Communities

New pavilion helping school transform Ardwick

8 Feb 2018
Tarun Kapur, Dean Trust Ardwick

Kids in tough Manchester suburb have safe place to play sport thanks to investment from Premier League & The FA Facilities Fund

"It's very simple. If you are in school, you will do well." 

For Tarun Kapur CBE, Dean Trust Ardwick, a secondary school in a suburb of Manchester, was a way to change the outlook for the people living there.

"Ardwick is perceived as pretty tough," says Kapur, CEO of the Dean Trust. "It's in one of the most deprived wards in the country.

The school was opened in Manchester in 2015 in an area in real need of investment.

"The school is located on an old mill and scrubland that was used for drug running.

School pride

"So the local community was delighted they had something nice to look at, something their children could use."

The school had many things to be proud of, including a 3G pitch, but it was still a struggle to get the kids and the community to use it all day round.

"We had two changing rooms and 1,200 children, which is clearly not enough," Tarun adds. "We wanted to make it a true community school."

That has been resolved with a new sports pavilion built with money from the Premier League & The FA Facilities Fund.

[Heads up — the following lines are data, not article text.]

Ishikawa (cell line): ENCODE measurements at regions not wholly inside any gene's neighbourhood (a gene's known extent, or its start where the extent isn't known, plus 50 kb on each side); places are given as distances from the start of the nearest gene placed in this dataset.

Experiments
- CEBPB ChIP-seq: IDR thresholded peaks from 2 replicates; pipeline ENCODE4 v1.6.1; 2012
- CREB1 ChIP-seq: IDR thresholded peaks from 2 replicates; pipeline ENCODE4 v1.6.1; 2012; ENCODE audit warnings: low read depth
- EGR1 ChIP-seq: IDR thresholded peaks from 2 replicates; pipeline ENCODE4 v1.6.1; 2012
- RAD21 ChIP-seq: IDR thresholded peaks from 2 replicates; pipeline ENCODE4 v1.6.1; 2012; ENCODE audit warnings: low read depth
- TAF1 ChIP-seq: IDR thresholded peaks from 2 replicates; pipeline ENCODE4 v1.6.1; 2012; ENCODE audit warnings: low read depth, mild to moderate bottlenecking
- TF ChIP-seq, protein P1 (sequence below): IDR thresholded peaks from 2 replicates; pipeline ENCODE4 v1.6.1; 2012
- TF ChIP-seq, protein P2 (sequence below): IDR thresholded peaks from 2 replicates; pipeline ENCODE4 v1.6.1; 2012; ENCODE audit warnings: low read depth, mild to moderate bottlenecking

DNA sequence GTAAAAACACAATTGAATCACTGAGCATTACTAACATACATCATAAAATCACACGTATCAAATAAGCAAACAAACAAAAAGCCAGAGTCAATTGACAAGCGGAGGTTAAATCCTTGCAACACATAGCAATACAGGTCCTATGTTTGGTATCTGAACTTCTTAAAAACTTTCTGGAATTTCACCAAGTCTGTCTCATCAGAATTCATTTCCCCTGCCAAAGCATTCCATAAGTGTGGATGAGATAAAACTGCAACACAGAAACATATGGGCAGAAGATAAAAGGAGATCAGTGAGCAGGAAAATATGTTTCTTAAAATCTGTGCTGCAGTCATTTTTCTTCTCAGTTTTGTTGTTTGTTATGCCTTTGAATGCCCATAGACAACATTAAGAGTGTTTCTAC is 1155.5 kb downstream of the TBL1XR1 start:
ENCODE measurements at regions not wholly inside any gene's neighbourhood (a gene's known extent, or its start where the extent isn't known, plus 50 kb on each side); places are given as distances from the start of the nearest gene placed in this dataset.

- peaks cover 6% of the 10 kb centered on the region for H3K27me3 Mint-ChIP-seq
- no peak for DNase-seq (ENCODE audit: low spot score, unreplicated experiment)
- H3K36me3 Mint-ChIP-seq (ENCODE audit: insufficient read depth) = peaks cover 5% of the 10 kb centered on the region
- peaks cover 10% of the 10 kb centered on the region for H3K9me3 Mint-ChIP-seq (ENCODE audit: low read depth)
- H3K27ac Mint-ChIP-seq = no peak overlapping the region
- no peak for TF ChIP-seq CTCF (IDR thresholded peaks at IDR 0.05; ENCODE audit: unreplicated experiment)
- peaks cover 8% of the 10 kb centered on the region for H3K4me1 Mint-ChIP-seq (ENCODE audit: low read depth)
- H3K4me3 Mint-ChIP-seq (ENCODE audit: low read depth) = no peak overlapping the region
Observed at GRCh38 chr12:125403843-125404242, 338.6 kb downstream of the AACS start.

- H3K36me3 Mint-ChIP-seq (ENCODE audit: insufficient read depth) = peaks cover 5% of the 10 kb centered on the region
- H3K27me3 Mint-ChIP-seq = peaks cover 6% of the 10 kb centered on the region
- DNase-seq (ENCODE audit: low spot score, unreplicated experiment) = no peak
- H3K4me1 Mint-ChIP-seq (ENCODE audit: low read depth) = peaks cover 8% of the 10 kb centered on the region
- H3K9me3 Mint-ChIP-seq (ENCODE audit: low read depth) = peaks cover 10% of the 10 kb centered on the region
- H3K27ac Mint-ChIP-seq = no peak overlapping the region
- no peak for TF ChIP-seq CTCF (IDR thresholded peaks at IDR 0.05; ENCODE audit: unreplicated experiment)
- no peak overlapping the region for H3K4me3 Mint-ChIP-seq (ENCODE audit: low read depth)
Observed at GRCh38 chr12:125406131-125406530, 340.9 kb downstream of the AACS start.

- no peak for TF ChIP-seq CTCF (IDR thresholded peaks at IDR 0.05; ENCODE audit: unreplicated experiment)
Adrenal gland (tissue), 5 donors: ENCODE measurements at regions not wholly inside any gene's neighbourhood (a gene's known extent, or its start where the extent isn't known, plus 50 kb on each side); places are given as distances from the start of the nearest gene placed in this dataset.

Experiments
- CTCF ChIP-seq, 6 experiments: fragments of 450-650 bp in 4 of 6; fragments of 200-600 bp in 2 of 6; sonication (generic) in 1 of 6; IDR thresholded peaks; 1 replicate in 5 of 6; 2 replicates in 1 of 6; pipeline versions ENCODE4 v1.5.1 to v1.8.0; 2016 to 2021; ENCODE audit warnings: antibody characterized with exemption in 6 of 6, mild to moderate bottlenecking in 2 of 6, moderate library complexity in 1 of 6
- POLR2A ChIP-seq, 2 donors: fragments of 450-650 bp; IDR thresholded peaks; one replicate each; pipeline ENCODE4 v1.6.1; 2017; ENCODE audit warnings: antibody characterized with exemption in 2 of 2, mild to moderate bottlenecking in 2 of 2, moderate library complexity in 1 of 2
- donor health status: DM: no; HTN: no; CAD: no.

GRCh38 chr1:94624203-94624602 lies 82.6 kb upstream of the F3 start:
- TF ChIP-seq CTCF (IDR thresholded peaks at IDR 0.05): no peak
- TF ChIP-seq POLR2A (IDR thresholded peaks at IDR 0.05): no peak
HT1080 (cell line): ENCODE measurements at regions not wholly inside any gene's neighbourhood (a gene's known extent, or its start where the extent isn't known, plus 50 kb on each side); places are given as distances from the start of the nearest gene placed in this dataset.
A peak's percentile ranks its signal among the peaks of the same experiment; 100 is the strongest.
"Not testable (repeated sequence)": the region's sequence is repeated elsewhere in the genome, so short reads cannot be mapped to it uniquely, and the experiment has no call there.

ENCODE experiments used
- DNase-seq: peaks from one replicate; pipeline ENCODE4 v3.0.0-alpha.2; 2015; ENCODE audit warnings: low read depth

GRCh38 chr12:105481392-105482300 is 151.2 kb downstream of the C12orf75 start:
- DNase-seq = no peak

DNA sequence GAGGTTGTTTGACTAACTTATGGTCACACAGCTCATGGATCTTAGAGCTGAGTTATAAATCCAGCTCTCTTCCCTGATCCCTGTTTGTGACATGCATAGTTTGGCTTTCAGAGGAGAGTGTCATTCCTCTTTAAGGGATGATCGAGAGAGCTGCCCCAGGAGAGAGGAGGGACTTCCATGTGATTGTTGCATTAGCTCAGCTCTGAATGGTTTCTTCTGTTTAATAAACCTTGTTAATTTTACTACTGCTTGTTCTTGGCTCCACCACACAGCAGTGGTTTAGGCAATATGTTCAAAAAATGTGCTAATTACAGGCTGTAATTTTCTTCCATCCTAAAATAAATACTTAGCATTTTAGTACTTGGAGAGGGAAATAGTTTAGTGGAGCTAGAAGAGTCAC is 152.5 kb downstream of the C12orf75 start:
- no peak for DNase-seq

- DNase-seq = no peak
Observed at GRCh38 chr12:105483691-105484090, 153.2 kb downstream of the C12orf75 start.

"The children are so proud of their school," Tarun adds. "The pavilion is here for the children of the school but more importantly for the community that we serve.

"We aim to keep them healthy, interested in education, sport, football; it's a real holistic approach to changing a community.

"When they see young people enjoying themselves in an organised and safe manner, they feel much more secure in where they live.

"As our children have something special to come to school for, those who might think otherwise now want to be in school to use the facilities.

"If it's open before school starts, they will come in and then they will be early for lessons.

"It's very simple. If you are in school, you will do well."

Man Utd Foundation support

The pavilion was built with a grant of £676,098 from the Facilities Fund, delivered by the Football Foundation, and it will also help the Manchester United Foundation, who have coaches working with the children at the school from dawn until dusk.

"For those youngsters who could just drop off the edge, the Foundation helps us to spot them early and re-engage them," Tarun says. "It's a route to college, university and employability.

"Looking out on the pitch now, we have a mixed group of girls, some wearing hijabs, who traditionally may not have played football.

"There isn't much money here but what we are trying to do is provide something which the community can feel proud of as it belongs to them."

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